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House with Garage, Raised Terrace and Plant Boxes

A Grade II Listed Building in Wainbody, Coventry

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Coordinates

Latitude: 52.3769 / 52°22'36"N

Longitude: -1.5455 / 1°32'43"W

OS Eastings: 431038

OS Northings: 275521

OS Grid: SP310755

Mapcode National: GBR H5Z.FZ

Mapcode Global: VHBX4.5JB8

Plus Code: 9C4W9FG3+PR

Entry Name: House with Garage, Raised Terrace and Plant Boxes

Listing Date: 29 October 2004

Grade: II

Source: Historic England

Source ID: 1391207

English Heritage Legacy ID: 491876

Location: Coventry, CV4

County: Coventry

Electoral Ward/Division: Wainbody

Built-Up Area: Coventry

Traditional County: Warwickshire

Lieutenancy Area (Ceremonial County): West Midlands

Church of England Parish: Westwood St John the Baptist

Church of England Diocese: Coventry

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Kenilworth

Listing Text

833/0/10146

114, KENILWORTH ROAD,
House with garage, raised terrace and plant boxes

29-OCT-04

II

Private house. 1956-7 by Robert Harvey of Yorke, Harper and Harvey for his brother, J G Harvey. Brick with steep tile roof above deep eaves. Chains carry water from the roof to the ground. Thick timber windows, pivot-hinged doors and exposed brickwork internally. Largely single storey, but with higher entrance; asymmetrical `T'-shaped plan around central stack. Low-slung, with a compact brick plan. The living area is concealed by the entrance and carport, themselves set behind thick brick pier with timber screen between the two elements and with low timber ceiling. Low catslide roof to adjoining store forms a physical barrier between entrance and garden facades. Bedroom wing terminated by angled end walls and enlivened by elaborate brickwork under the eaves. Living area which extends into the roof space and with boarded ceiling incorporating diamond-shaped rooflights and a low timber cornice containing recessed light fittings; the angle used to create a conservatory. Bedroom ceiling of cedar and mahogany, with built in fittings for Harper's three nephews. Kitchen set to side of living area with built-in cupboards set into the eaves space under low boarded ceiling.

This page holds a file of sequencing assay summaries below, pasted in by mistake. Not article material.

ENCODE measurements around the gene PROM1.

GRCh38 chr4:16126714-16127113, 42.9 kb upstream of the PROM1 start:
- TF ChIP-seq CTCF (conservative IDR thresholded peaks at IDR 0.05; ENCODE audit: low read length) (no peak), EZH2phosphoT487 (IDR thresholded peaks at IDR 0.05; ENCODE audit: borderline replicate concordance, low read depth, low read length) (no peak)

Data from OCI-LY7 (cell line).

Terrace to living room provides a physical and visual link to the adjoining garden, and brick planting boxes enhance this sense of integration. Included as a complete and particularly romantic example of Harvey's work in the manner of Frank Lloyd Wright. Robert Harvey was born in Coventry in 1919 and studied architecture at the Birmingham School of Art, the source of many modern architects in the inter-war period but which encouraged a strong interest in Wright's work then and later. In 1950 Harvey joined the office of J Brian Cooper, whence he was given a day off work that year to hear Wright speak at the Architectural Association. Then he joined the office of Leonard Harper, father of his contemporary and friend Ross Harper, whose house in Solihull is already listed. In 1951 this practice amalgamated with that of F W B Yorke, father of the noted modernist architect F R S Yorke, and Harvey took over the latter's Stratford office, specialising in private houses. In all he designed over fifty houses, mainly in Warwickshire. Harvey's work combines a sensitive approach to materials, an ingenious manipulation of room heights, floor levels and interior spaces that reveal a concern with the psychological and emotional aspects of domestic architecture. His houses exhibit a mixture of natural materials and man-made ones, and modern mechanical gadgetry, yet nevertheless have a robust, sometimes homespun quality well seen here. This was arguably Harvey's first house in his mature style, with its large eaves eschewing downpipes, and the integration of garage area within the framework of the house. `[A] distinguished representative of modern design' (Coventry New Architecture). The neighbouring house, also by Harper, has been altered.

Sources:
Grant Lewison and Rosalind Billingham, Coventry New Architecture, Warwick, 1969, p.81
Louise Campbell, `Against the grain: the domestic architecture of Robert Harvey', in Twentieth Century Architecture, no.4, The Post-War House, London, Twentieth Century Society, 2000, pp.51-9.


This text is from the original listing, and may not necessarily reflect the current setting of the building.

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